Some of the specific chapters were useful. I would think that the most sensible thing to do if you are debating buying the book would be to take a look at the table of contents and see if there are any specific areas where you feel you need support. Had I done that, I am honestly not sure that I would have bought the book because there was not really enough for me.
I was hoping to get less of a generic how-to and instead I had hoped for more specific real-life situations and examples. For a more experienced manager, this might have been more useful. In general, the forms and examples that the authors make available will be pretty standard stuff to any team that follows good project management principles already.
2 of 2 people found the following review helpful
on November 25, 2007
The case for many workers in the US and around the world is that they have been working in virtual environments for some time now. The virtual environments may vary; from completely virtual where the person is working independently from home or a small office and rarely sees the people face-to-face, that they work with on a daily basis. To other environments where the worker is in an office with one part of their team and other parts of the team are co-located in one or more other locations. Whatever virtual situation you may be in, if you are managing a virtual team and are fairly new to it, then "Managing without Walls" can help you.
A lot has already been written on ways and methods to communicate virtually, the different tools, etc., and Chapter 9 of this book is another one of those. However, I think this one is a must read chapter, though I fear it probably will not be read as thoroughly as it could be. The authors give good examples of how to thoroughly write an email so that there is no question about what the person is asking about, when it is due, etc. In an age where more and more people are using their phones to read and respond to their emails, we are getting back to very short email responses which lead to more questions than they solve. May as well pick up that phone you are using to answer an email and talk to the person...which is also stressed in this book (as well as many others and something I cannot stress enough as well!).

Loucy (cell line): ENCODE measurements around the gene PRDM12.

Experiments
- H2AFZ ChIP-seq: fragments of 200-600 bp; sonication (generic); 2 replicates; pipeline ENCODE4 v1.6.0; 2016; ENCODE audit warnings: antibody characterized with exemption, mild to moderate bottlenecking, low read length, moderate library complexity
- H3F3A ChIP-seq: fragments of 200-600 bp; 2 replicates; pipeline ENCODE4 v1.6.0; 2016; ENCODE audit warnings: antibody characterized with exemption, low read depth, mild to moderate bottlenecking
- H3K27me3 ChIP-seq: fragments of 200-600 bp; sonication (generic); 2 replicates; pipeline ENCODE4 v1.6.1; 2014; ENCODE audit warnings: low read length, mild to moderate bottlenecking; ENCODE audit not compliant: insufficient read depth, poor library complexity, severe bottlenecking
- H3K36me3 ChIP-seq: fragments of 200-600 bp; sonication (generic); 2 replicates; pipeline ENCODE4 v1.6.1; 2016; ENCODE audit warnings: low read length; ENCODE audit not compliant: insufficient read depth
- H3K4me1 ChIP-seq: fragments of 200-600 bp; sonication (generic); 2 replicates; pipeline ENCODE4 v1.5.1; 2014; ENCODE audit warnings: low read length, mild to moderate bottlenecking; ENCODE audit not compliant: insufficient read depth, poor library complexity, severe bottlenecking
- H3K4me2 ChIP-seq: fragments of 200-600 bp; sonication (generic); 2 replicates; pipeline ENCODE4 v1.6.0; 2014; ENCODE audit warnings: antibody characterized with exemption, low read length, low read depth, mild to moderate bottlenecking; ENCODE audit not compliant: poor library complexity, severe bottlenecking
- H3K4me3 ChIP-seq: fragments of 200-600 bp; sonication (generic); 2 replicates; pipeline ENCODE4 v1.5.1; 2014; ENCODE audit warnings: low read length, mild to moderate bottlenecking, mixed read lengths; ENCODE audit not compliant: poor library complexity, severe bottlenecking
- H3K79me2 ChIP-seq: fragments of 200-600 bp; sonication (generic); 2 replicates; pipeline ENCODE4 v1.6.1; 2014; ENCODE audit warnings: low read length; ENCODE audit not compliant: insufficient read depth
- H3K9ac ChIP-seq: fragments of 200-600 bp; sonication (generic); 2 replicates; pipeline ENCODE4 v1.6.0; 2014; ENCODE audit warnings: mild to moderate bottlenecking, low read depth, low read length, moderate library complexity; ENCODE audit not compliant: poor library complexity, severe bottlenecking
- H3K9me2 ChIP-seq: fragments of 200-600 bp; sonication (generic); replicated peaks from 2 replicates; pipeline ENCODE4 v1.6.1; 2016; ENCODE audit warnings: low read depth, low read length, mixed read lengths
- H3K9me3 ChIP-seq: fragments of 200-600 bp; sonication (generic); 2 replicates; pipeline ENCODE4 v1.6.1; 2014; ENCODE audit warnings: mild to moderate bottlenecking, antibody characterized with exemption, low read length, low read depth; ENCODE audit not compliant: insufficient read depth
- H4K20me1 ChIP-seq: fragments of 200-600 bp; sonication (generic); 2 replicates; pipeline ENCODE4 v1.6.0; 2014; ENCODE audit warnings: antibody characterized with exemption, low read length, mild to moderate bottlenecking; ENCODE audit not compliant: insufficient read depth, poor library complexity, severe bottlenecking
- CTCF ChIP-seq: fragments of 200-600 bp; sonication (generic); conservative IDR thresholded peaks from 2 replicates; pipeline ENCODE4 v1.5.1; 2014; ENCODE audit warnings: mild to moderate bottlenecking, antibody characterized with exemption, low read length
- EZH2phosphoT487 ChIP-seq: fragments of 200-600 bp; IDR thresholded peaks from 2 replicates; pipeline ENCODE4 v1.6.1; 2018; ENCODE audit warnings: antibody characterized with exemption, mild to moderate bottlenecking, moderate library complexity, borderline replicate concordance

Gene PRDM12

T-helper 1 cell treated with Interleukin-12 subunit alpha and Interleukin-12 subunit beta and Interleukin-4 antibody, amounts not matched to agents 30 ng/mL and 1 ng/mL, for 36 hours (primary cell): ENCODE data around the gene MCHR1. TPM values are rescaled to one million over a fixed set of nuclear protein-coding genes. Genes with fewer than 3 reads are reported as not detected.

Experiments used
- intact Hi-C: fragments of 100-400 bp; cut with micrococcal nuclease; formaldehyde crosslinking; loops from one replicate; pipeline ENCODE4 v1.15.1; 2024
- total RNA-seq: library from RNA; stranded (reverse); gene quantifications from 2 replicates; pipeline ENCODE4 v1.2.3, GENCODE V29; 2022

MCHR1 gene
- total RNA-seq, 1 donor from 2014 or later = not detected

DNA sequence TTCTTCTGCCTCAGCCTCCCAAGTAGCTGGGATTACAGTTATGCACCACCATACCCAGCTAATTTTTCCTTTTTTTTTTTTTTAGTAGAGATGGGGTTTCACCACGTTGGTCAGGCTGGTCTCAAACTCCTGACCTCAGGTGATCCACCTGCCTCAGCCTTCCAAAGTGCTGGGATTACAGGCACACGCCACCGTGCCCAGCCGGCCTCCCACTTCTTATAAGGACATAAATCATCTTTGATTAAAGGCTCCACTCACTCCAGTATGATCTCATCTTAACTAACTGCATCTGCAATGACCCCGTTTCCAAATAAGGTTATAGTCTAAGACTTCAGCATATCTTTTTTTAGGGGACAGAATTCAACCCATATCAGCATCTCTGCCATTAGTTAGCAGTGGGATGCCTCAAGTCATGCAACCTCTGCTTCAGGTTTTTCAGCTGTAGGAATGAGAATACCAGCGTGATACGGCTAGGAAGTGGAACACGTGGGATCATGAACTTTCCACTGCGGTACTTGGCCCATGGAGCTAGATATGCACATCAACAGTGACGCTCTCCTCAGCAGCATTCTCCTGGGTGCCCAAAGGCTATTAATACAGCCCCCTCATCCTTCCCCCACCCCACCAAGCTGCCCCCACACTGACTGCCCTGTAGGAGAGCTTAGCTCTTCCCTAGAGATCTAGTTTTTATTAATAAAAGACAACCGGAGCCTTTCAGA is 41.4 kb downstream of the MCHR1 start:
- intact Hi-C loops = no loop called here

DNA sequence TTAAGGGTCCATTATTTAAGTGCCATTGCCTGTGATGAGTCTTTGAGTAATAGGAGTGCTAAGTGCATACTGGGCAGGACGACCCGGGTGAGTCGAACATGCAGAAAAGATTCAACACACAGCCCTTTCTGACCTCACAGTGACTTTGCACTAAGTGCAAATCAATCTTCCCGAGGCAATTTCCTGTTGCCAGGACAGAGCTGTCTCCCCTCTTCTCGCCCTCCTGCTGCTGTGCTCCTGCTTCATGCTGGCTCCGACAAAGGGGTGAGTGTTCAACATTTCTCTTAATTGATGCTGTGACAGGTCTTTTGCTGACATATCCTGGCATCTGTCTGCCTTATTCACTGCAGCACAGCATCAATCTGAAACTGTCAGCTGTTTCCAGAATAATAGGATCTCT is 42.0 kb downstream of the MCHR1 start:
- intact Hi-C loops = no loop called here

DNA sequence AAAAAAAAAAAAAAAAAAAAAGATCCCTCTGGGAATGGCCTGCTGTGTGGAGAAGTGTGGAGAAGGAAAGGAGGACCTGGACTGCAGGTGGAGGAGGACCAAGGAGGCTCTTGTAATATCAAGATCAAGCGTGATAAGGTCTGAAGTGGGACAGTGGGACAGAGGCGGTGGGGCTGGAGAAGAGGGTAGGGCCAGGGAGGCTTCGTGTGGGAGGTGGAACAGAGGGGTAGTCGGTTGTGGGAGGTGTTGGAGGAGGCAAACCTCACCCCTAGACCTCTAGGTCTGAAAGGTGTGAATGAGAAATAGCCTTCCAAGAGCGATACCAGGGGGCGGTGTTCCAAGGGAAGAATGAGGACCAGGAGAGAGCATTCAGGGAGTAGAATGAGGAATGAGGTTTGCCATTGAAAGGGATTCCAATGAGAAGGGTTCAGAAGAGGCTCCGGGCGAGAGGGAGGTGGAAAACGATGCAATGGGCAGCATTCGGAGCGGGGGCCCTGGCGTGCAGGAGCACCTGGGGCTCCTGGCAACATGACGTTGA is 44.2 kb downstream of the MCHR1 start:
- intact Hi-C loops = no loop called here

At least part of Chapter 3 will not be relevant for many people who just find themselves managing a remote team, they usually have no choice over who is on the team, or where that team is going to be working from. The chapter on Outsourcing is not really relevant, we have alot written on that already. Chapters 6 and 8 would work for managing any team, whether it is remote or not, does not matter. So if you are new to project management, they may be helpful.
I usually think I am doing a bad job of managing remotely if I have to continually be up both early and up late to talk with the team (I deal with a 10 hour time difference to Ukraine). One or the other is okay on a daily basis, but not at both ends, unless there is an emergency, then sometimes this type of constant connection is necessary. Chapter 12 gives some insights in to managing emergency or high-risk situations in a remote situation. The natural instinct for the one person who is remote (a lot of times the manager) is to want to be on the phone all of the time getting continual updates. But this often interferes with the other side being able to get the work done to handle the disaster. At the same time the other side has to be willing to communicate more often to explain the status of what is happening. The chapter outlines good suggestions for how to handle communications during an emergency situation. Other issues touched on in this chapter include risk planning. For example; planning for personnel issues such as when one employee leaves and starts recruiting others to join him/her, public transportation issues which can affect teams in the US, and be also disruptive to teams in other countries where public transport is the chief means of getting to work. I love this statement which should help anyone kick start their risk management plan; "If the things you are concerned about for your project never change, it is like continuing to worry about your 12-year old concerns when you are 55! This is not a very effective or a good use of your time. It suggests that little progress had been made in the meantime." (pg. 318).